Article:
Peju Alatise: a storyteller and her committed art

There are some interviews you don’t want to end because of the depth of your interviewee. Their answers are substantiated and illuminating. You leave such meetings excited because your reader would enjoy the conversation as much as you do. This was my experience with the interdisciplinary artist, architect and author Peju Alatise, who turns 50 next year.
Alatise has been there. In 2017, she was selected as one of the exhibiting artists in Nigeria’s debut pavilion at the Venice Art Biennale. That same year she won the prestigious FNB Art Prize. She was selected as an exhibiting artist for the Venice Architecture Biennale 2020. She participated in Frieze Sculpture, London, in 2022 and had a solo exhibition at Rele Gallery, London, from February 22 to March 23, 2024. Our conversation naturally started with the last show in London before exploring other parts of her creative process. To enjoy.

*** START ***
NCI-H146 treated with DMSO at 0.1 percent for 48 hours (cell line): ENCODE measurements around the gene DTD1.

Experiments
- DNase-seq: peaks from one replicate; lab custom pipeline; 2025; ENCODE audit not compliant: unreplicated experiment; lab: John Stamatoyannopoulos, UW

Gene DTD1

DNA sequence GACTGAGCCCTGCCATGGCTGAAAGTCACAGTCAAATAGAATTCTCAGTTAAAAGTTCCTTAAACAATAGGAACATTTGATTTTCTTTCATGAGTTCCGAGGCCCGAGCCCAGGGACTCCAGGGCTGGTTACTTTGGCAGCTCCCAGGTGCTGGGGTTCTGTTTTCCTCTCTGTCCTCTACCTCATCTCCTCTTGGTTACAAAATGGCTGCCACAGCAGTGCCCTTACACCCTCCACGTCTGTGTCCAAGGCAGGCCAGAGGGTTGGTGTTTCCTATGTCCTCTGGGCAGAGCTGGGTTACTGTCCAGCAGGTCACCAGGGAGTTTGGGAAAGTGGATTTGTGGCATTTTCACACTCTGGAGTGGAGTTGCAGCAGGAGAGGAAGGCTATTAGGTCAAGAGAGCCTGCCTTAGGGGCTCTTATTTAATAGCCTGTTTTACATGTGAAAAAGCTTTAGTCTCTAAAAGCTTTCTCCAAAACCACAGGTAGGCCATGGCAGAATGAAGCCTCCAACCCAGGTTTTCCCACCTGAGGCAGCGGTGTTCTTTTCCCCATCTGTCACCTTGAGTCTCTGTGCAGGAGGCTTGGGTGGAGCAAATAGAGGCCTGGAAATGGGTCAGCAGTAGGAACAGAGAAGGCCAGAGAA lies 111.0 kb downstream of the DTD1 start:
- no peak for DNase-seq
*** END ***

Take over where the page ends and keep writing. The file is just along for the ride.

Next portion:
CONGRATULATIONS on completing your latest show, ‘We Came with the Last Rain’, at Rele Gallery in London. How did you feel after the exhibition ended?

I always feel like myself. You complete one project and move on to the next. That is the natural state of affairs.

What feedback, if any, have you received about the exhibition?

I don’t go out of my way to get feedback. We had a great opening reception and people were excited and inspired by what they saw.

Then I went back to my studio to work. I don’t go looking for what people say. But at the opening I saw happy people who said they were inspired by my work and enjoyed the exhibition.

Nana Sonoiki told me in an interview in 2021 that you create fantasies for the girl child and everyone to forget their problems. She said this was the inspiration for the joint exhibition Escapism, organized by her gallery. Please tell me more about your creative process and goals. Is it art for escapism or social commentary/criticism, as seen in some of your works?

It’s all of the above. In the press release for ‘We Came with the Last Rain’ I talked about what the show was about. It included Yoruba mythology, socio-political commentary and personal experiences. There is folklore, Yoruba cosmology and mythology.